My fire department was recently faced with the question of whether or not we want to run medical calls. We currently run around 30 calls per year doing just fire related calls.
Our area has at least 1 or 2 medical calls per day. If we started to run medical calls, how would it benefit our department? Would we be eligible for more state and or federal funding?
Some of the people on the department seem to think going on these medical calls will run us ragged. I personally wouldn't mind doing medical calls, except the dumb ones. When I say dumb calls I mean stuff like 'my tooth has been hurting for a week', 'my hip went out 3 days ago and now I want to go to the hospital', 'I stubbed my toe', and stuff like that. I guess going on medical calls that aren't actual emergencies just comes with the territory.
I wouldn't turn down a call if I got one; never have, never will. Can anyone provide me with some of the pros and con of running medical calls please?
+ Reply to Thread
Results 1 to 11 of 11
05-27-2004, 05:02 PM #1
Benefits of Running Medical Calls
05-27-2004, 06:56 PM #2
Since you asked...
First, a question.
How did you reach your 1 or 2 call a day estimate? That sounds like a ton of calls for a department that only gets 30 fire-related calls a year. For comparison, we protect a population of 3,500 over a 50 square mile area. We catch about 80 full department responses (fire, MVA, etc) a year and about 120 EMS calls.
We started responding to medical calls in 2000 and faced many of the concerns you're facing, with volunteer burnout being the most common one. Our experince was just the opposite. Running traditional fire-only calls, we sometimes went entire months without having a run. It was difficult to keep folks motivated, The additional calls actually increased participation and has helped us recruit a few new members.
The biggest benefit to the department was in public exposure. You simply get a chance to interact with more people. On a side note, people appreciate you when you come to help a loved one. Yeah, they're happy you put out the pasture last year but it just isn't the same as helping momma when she fell. After a year or so you will probably see a big increase in donations. We did.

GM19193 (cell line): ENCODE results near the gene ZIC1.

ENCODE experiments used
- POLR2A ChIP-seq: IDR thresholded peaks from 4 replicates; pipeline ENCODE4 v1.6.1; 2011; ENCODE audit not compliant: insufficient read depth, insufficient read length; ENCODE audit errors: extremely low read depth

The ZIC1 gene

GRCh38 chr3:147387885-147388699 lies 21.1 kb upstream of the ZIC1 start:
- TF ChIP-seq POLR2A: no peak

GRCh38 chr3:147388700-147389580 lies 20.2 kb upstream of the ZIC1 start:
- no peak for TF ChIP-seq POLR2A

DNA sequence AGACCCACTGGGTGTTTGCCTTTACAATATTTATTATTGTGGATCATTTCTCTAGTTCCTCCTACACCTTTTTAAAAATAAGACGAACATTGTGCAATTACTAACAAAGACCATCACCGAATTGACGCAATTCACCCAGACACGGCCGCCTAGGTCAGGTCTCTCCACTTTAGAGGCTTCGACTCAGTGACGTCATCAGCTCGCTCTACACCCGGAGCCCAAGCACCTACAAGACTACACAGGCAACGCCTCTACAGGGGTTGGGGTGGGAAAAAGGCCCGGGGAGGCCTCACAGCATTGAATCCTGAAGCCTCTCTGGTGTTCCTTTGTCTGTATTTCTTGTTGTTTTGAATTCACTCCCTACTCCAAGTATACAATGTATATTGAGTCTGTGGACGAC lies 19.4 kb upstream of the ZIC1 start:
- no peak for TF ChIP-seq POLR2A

In Alabama, there were (most died with the state's 2003 budget) a few more grant opportunities with EMS. As a whole, we've got about $3K in stuff over the years. The increased call volume and additional service you're providing can't hurt on ANY grant application.
That's the good, now for the bad.
You've got to ask yourself if the service is really needed. In our case, transport EMS was 20+ minutes away and sometimes completely unavailable. In my opinion, if you're gonna struggle to beat the bus to the scene by a couple of minutes it isn't worth it.
You've got to determine if you've got enough trained people to meet the need. It's pretty hard to muck up the typical pasture fire us rural guys see, but the same can't be said for a medical emergency. At the lowest level, you're gonna need many Certified First Responders and probably some EMT-Basics. When you get on-scene those folks are going to look to you for help - you've got to know what to do and not do.
Unless you've already got the equipment, there will be a noticable startup cost and increased fuel and maintenance costs. You will also have to constantly restock consumable supplies.
I worked very well for us - so well that earlier this year we added Transport EMS to the services we provide. If the need exists and you've got the resources, go for it but make sure you decide based on facts and not emotion.
05-27-2004, 07:46 PM #3
Get to practise your first aid a lot...